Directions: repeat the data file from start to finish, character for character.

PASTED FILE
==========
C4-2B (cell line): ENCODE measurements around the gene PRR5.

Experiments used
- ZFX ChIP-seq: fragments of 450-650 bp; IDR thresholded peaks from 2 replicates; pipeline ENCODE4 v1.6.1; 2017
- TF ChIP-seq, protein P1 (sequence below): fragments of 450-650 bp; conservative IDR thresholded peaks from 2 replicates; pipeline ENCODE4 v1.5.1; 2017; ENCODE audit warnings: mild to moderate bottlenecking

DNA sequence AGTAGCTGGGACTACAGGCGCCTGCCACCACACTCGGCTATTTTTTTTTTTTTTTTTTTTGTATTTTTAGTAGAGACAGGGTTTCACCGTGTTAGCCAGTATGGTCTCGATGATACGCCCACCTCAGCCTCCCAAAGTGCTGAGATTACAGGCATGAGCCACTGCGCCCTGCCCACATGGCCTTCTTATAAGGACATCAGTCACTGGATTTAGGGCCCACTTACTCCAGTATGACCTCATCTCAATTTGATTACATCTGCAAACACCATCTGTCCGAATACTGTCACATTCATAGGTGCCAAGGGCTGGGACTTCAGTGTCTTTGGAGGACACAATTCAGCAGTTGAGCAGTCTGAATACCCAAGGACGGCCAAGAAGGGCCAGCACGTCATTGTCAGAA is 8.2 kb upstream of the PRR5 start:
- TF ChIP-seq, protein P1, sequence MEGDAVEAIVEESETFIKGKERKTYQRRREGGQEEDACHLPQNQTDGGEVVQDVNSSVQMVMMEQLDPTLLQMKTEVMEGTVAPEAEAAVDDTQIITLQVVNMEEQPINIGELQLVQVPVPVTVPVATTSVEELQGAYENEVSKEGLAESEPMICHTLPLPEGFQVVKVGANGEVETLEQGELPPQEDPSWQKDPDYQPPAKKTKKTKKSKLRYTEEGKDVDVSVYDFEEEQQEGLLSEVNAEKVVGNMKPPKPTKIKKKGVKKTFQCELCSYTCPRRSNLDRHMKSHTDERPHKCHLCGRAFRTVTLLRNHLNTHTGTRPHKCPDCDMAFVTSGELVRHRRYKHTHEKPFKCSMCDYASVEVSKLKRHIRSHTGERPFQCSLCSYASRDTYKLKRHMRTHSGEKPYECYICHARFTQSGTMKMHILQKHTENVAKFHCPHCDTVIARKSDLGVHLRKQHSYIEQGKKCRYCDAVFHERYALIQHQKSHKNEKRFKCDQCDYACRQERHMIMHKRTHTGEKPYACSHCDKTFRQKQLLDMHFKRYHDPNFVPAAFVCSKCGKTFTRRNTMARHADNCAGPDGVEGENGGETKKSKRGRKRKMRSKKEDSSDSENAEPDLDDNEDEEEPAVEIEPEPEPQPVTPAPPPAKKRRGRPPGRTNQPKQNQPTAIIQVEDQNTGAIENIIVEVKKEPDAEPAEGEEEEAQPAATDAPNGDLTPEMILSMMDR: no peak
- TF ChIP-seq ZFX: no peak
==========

C4-2B (cell line): ENCODE measurements around the gene PRR5.

Experiments used
- ZFX ChIP-seq: fragments of 450-650 bp; IDR thresholded peaks from 2 replicates; pipeline ENCODE4 v1.6.1; 2017
- TF ChIP-seq, protein P1 (sequence below): fragments of 450-650 bp; conservative IDR thresholded peaks from 2 replicates; pipeline ENCODE4 v1.5.1; 2017; ENCODE audit warnings: mild to moderate bottlenecking

DNA sequence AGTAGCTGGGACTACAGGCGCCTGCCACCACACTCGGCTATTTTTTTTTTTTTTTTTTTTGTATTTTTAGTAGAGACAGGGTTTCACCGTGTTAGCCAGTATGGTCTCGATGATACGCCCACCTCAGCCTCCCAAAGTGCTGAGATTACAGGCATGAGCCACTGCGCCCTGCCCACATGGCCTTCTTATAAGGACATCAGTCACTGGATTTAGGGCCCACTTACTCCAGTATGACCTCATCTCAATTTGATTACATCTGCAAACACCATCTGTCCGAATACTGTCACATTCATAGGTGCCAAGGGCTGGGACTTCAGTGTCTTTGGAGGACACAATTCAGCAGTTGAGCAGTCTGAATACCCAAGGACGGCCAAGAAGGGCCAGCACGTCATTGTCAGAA is 8.2 kb upstream of the PRR5 start:
- TF ChIP-seq, protein P1, sequence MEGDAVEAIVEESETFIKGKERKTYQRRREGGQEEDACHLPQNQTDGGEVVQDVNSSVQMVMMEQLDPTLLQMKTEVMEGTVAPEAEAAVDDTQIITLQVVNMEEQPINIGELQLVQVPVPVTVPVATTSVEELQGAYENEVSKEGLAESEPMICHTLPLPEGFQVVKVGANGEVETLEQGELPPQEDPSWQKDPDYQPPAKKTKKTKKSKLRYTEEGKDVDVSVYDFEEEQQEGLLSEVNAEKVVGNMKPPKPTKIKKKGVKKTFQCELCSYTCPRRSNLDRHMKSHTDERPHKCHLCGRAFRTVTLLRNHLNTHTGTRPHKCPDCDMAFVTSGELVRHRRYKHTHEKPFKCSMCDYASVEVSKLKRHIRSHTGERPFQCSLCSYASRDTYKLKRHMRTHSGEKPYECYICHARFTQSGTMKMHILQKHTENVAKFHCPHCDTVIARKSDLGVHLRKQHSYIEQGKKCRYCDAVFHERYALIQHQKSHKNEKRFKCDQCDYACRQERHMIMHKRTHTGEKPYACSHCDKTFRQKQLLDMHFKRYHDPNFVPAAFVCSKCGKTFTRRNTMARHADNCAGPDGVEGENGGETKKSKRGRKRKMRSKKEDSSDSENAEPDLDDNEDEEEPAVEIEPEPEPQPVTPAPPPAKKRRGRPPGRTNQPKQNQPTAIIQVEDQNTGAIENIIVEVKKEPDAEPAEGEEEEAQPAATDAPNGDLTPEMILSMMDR: no peak
- TF ChIP-seq ZFX: no peak